Felix Stalder on 11 Feb 2001 01:04:30 -0000

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Re: <nettime> More on Amazon


The New Republic has a very interesting (but very long) article on how
Amazon turned from a freewheeling Internet pioneer (individual
responsibility, flat hierarchies etc) into a manager-controlled, regimented
company. The article is mostly about how these changes affected workers and
created the atmosphere for unionization. Below is a what happened inside
Amazon once the union was announced:

" The workers who had attended the Day 2 meeting earlier in the week had a
rather different reaction. As it happened, one of the promotional materials
WashTech had circulated was an old yellow pamphlet titled "Our Boss Said We
Didn't Need a Union ... What Will Yours Say?" With its photos of men with
wide lapels, bushy mustaches, and Afros, it looked like something that had
been printed in the 1970s--something, as Buss puts it, "so corny the Brady
Bunch wouldn't get near it." Yet, sure enough, just about every argument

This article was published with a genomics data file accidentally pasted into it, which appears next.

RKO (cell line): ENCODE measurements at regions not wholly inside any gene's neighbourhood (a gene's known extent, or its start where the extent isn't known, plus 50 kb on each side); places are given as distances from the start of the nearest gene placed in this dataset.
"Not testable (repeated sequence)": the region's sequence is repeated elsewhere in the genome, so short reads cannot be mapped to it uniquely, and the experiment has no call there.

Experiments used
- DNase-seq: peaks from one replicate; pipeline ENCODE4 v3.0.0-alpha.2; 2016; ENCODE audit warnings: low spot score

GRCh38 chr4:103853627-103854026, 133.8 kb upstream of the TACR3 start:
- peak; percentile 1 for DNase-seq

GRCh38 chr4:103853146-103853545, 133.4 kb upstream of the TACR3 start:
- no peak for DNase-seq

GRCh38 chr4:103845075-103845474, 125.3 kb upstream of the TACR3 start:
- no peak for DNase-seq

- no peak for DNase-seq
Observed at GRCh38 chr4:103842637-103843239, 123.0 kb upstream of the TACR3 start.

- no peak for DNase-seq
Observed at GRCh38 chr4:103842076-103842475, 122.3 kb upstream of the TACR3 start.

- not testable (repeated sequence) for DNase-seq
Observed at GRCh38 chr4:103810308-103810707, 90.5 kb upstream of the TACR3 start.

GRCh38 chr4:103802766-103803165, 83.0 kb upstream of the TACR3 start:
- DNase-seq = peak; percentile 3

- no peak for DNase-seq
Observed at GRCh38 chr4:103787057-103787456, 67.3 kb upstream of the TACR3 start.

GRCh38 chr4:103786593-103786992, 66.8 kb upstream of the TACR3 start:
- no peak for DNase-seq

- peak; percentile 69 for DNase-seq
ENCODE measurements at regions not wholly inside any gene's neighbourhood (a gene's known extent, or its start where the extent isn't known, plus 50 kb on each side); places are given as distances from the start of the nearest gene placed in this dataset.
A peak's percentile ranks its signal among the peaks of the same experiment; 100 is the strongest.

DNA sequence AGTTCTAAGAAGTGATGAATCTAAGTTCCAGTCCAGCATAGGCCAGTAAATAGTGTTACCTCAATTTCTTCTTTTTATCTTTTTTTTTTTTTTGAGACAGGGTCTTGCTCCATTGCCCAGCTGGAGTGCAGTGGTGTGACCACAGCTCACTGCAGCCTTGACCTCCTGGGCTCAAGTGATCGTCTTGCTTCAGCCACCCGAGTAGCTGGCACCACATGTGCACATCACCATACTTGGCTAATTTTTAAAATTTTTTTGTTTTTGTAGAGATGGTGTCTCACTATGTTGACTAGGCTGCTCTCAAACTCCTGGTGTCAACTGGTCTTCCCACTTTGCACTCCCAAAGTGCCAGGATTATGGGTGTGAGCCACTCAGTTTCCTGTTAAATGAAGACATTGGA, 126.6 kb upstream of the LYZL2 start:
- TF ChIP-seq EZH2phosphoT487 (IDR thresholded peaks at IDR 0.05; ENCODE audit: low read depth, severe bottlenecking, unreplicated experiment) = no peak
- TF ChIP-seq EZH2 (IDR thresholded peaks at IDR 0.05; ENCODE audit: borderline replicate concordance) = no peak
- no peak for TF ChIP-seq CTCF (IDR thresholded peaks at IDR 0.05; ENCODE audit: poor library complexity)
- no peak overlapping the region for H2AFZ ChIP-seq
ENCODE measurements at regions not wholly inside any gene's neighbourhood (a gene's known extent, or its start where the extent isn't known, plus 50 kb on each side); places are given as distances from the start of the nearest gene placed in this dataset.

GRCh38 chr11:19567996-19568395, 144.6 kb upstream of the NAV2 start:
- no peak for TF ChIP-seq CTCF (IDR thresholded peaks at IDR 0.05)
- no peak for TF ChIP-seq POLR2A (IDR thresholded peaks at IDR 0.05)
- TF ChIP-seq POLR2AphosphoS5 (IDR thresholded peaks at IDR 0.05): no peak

Amazon supervisors had made against the union was right there in the
pamphlet, along with a rejoinder. Amazon, the great Internet pioneer, was
literally taking a page from the '70s anti-union playbook. "There was more
support right after that meeting than any other time, because employees
realized that management was trying to scare us," said Tricia Phillips, a
senior member of the customer service department. "It was really insulting.
It was like being in elementary school."

It was only the beginning of Amazon's campaign against the union. Mindful
of their public image, Amazon officials kept their appeals in the press
high-minded: "We think there's a role for unions in society," Bezos told
CNN, "but we don't think we need them at Amazon.com." Inside, they were
less delicate. They distributed pamphlets that said, "Be Smart. Don't Sign
a Union Card," and they set up an internal website alerting supervisors to
warning signs that workers might be plotting to organize. Among those
listed: "hushed conversations when you approach which have not occurred
before," or "small group huddles breaking up in silence on the approach of
the supervisor," or excessive time spent in the rest rooms. The material
was meant for management only, but it found its way into the hands of The
New York Times, which called the site "a rare internal glimpse at how a
company is fighting off a union." "

Les faits sont faits.

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